The Lord is telling us here many of the worldly are more crafty in what matters to them than the Spiritually minded in what (supposedly) matters to them. The fact is many of us are very intense and organized when it comes to worldly matters. We spend years of preparation in college training for careers. We work hard and are dedicated to climbing the company ladder.
In worldly expertise many are dedicated to developing skills, and becoming incredibly knowledgeable. In earning money and holding a job many display great discipline, getting up early to go to work, working late and hard to please the boss.
But when it comes to faith many of the same people display a third grade knowledge of things spiritual and show little interest in advancing in the faith or of praying. They will please the boss, please man, but not God. Parents will fight for scholarships for their children to get into the best schools. Students will compete for scholarships. But when it comes to saving truth, the pews are empty, Sunday School is badly attended.
To all this, the Lord says to us here that the spiritually minded ought to show the same intensity, organization, dedication and craftiness that the worldly show in their pursuits. We ought to be zealous for the truth, for prayer, for opportunities to sharpen our spiritual skills and increase our holiness. We ought to be as zealous to be rich in grace as we are to be rich in money. So the first principle the Lord gives us is intensity.
B. Principle of INVESTMENT – I tell you, make friends for yourselves with dishonest wealth, so that when it fails, you will be welcomed into eternal dwellings. –
As to what the Lord means by “dishonest wealth”, read here: What does the Lord mean by “Unrighteous Mammon”
The Lord tells of how the dishonest steward made use of the money at his disposal to make friends who would help him in the next stage of his life. How about us? Are we willing to use our money and resources to bless others, especially the poor, who can bless us in the next stage of our life?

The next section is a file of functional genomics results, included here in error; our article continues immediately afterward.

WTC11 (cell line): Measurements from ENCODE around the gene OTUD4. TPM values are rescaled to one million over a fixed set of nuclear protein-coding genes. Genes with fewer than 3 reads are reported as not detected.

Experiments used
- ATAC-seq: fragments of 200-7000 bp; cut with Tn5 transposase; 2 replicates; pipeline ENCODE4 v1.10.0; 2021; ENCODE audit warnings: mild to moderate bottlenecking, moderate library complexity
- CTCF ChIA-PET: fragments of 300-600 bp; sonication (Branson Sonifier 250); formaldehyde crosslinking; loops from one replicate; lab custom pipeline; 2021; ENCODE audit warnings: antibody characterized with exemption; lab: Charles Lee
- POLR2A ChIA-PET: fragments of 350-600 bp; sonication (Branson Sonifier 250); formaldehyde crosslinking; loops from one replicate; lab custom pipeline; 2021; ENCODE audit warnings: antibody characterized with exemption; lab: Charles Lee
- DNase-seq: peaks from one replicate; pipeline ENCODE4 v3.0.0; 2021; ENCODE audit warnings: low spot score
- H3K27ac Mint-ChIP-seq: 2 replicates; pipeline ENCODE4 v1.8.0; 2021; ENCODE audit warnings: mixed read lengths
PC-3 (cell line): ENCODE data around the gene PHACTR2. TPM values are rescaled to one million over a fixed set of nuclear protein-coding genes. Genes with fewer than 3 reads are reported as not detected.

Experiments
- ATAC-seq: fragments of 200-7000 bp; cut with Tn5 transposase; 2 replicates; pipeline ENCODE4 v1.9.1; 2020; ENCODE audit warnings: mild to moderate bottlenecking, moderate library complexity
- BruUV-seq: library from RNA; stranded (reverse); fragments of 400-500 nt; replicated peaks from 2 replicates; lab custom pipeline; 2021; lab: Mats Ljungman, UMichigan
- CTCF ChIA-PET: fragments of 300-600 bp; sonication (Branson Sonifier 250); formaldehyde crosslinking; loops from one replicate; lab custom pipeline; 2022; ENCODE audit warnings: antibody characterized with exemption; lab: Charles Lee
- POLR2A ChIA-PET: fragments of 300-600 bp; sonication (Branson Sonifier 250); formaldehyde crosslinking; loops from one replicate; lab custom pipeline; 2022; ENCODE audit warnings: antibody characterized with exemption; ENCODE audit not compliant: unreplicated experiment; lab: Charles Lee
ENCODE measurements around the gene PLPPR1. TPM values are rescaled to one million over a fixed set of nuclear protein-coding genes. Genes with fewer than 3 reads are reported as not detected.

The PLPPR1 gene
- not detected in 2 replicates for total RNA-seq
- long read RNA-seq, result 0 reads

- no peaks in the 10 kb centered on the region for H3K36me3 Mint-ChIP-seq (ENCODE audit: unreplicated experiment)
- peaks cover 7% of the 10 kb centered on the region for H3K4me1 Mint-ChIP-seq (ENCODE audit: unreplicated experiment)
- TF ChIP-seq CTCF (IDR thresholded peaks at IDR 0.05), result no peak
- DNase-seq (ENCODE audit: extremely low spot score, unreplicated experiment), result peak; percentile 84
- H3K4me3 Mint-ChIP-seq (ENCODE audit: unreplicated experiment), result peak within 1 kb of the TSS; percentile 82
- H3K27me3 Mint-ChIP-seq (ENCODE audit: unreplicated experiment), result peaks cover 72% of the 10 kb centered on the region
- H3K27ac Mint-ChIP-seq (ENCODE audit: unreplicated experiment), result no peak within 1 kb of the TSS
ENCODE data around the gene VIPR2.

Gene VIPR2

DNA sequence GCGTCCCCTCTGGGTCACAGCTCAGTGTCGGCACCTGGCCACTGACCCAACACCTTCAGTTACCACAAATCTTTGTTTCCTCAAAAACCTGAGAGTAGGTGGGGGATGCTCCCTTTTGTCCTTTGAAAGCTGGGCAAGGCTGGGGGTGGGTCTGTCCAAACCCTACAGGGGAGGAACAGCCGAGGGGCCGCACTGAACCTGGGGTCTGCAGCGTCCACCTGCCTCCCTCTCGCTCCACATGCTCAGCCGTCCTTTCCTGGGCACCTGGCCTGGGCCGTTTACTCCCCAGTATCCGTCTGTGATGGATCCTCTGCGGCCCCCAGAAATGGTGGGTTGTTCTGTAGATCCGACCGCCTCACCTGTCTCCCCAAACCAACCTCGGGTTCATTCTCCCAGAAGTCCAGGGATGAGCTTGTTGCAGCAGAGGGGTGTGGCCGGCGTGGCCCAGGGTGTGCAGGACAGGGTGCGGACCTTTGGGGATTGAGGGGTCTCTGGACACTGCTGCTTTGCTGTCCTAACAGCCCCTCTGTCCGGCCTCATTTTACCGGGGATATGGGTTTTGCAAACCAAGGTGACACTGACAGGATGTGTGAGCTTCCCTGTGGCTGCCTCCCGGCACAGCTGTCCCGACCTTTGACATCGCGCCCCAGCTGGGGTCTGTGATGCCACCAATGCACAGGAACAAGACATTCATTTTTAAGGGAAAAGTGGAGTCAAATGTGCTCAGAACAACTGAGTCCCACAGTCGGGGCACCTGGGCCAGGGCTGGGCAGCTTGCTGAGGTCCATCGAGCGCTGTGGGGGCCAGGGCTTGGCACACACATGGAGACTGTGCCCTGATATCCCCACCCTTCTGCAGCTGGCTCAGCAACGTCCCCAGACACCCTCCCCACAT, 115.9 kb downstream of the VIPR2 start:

On the day of your judgment will the poor and needy be able to speak up on your behalf? Will they be among the angels and saints who welcome you to eternal dwellings? I don’t know about you, but I am going to want the poor to pray and speak to God on my behalf the Day I am judged. Scripture says that the Lord hears the cry of the poor and needy.
In this world the poor need us, but in the next world we are going to need them. In this world those with money and power get heard, in the Kingdom it is the poor and suffering who get heard. It is a wise investment to bless the poor and needy.
In effect the Lord Jesus tells us to be wise in our use of worldly wealth. Just as the world tells us to take our wealth and invest it wisely so that it will reap future rewards, so the Lord says the same thing. He says, “Use your money wisely. Invest it well.” How? By storing it up it up in up in heaven. How do we do that? By giving it away! Then it will really be yours.
You can’t take it with you but you can send it on ahead. Scripture elaborates this elsewhere: Command those who are rich in this present world not to be arrogant nor to put their hope in wealth, which is so uncertain, but to put their hope in God, who richly provides us with everything for our enjoyment. Command them to do good, to be rich in good deeds, and to be generous and willing to share. In this way they will lay up treasure for themselves as a firm foundation for the coming age, so that they may take hold of the life that is truly life. (1 Tim 6:17) Notice how the passage says that through their generosity here the rich lay up treasure in heaven.
This is the scriptural principle and the great paradox in the Kingdom of God: that we keep something eternally by giving it away. We save our find our life by losing it, we keep out treasure and store it in heaven by giving it away.
So invest my friends, invest wisely! Store up for yourselves treasures in heaven, where moth and rust do not destroy, and where thieves do not break in and steal. (Matt 6:20)
C. Principle of INCREASE – The person who is trustworthy in very small matters is also trustworthy in great ones; and the person who is dishonest in very small matters is also dishonest in great ones. If, therefore, you are not trustworthy with dishonest wealth, who will trust you with true wealth? If you are not trustworthy with what belongs to another, who will give you what is yours?
What is the “small matter” of which the Lord talks and in which we can prove trustworthy? The small matter is money. We make money the most important thing in life. But Spiritual matters are more important.
Scripture attests to this clearly: The Book of 1st Peter says our faith is more precious than fire-tried gold. The Book of Psalms (19:10) says The words of the Lord are more precious than gold, than much pure gold; they are sweeter than honey, than honey from the comb.